Friday, February 14, 2014

Who’s Making the Chase This Year?

As we saw last week, the new Chase format is practically win-and-you’re-in: drivers with a win in the first 26 races will have a spot in the 16-driver Chase field. So who’s making the Chase? We can answer that question by figuring out which drivers are most likely to win a race.

We’ll use each driver’s career winning percentage to give an expectation for what’s possible in 26 races. By using each driver’s career total of wins and race starts, we get their career winning percentage. With that number, the binomial distribution tells us how likely it is for each driver to win 1 or more races.

The table above ranks drivers by their career winning percentage. The percentage numbers colored in red highlight the most likely number of wins per driver through 26 races.

The drivers at the top of the list should be expected to win at least one race. But if we look at the data, there are some misleading pieces. For example, Jeff Gordon has recently not won as many races as his career average would suggest, but he shows up in the second spot on the list. In the last few years, he’s won only about 3% of his races – putting him in that Clint Bowyer / Dale Jr area, which may be a more reasonable place for him. Speaking of Dale Jr, he also hasn’t won many races over the past few years, so he’d be even further down the list. That leads us to think about other who don’t win – this list doesn’t contain those drivers who have never won a race (Danica Patrick, Ricky Stenhouse, Kyle Larson, Aric Almirola, Austin Dillon).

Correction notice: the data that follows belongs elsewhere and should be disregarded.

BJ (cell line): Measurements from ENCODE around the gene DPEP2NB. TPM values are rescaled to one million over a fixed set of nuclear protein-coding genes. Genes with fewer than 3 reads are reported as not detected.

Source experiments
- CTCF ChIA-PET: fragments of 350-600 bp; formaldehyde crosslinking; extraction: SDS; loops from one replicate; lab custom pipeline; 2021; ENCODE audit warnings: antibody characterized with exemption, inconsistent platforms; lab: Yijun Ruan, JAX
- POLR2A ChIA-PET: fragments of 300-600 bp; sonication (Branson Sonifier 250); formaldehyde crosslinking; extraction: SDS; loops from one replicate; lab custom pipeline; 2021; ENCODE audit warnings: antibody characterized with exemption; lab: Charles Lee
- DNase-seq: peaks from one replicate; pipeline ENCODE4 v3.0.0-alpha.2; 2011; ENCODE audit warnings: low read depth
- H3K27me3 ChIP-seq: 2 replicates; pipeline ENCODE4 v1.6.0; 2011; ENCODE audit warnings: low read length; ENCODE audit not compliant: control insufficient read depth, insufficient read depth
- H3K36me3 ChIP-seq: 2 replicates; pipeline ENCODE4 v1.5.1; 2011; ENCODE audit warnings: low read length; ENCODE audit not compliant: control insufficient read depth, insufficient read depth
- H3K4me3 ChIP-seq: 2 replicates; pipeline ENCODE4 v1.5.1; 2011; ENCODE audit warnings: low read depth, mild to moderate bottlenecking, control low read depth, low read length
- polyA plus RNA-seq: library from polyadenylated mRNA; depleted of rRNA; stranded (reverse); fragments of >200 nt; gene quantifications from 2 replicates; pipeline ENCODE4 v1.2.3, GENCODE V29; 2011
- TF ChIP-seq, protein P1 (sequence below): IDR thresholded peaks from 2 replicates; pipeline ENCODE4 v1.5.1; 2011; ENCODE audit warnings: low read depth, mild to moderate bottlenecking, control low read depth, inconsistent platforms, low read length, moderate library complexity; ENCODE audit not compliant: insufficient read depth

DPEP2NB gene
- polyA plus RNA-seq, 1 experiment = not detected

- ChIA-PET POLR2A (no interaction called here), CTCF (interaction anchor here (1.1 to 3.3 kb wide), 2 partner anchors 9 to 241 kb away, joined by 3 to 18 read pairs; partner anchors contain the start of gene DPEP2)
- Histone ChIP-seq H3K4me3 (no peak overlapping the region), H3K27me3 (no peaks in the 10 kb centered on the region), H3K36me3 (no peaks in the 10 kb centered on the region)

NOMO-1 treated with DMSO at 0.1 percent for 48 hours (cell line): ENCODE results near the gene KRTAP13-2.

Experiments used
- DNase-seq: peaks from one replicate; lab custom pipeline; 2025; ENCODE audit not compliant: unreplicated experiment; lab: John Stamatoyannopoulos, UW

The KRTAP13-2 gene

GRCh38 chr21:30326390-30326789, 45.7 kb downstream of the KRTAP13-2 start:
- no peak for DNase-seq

But overall, the table gives us a sense for what should be expected for most drivers. Kyle Busch, for example, has an 11% chance of winning 4 races, but also a 10% chance of winning no races. Kevin Harvick has a 10% chance of getting 3 wins, but a 27% chance of winning nothing before the Chase starts.

We can summarize the data to see the one thing that matters: will a driver win at least one race or not? By taking the table above and combining the probabilities for any amount of race wins, we get this:

The most interesting names are at the bubble, around the 50% area. Look at contenders like Dale Jr, Clint Bowyer, and Jamie McMurray. Whether they get a win or not is almost a coin flip. These guys don’t win a lot of races historically, so trying to get just 1 win in 26 chances is anything but a guarantee.

Moving further down the list, drivers like Brian Vickers, Marcos Ambrose, and David Ragan have shown success on road courses and restrictor plate tracks, giving them a decent chance at sneaking their way in.

With an expanded range of 16 names, the biggest names in the sport – Jimmie Johnson, Tony Stewart, Carl Edwards for example – should have strong odds of getting in. But it’s less certain for those drivers on the cusp.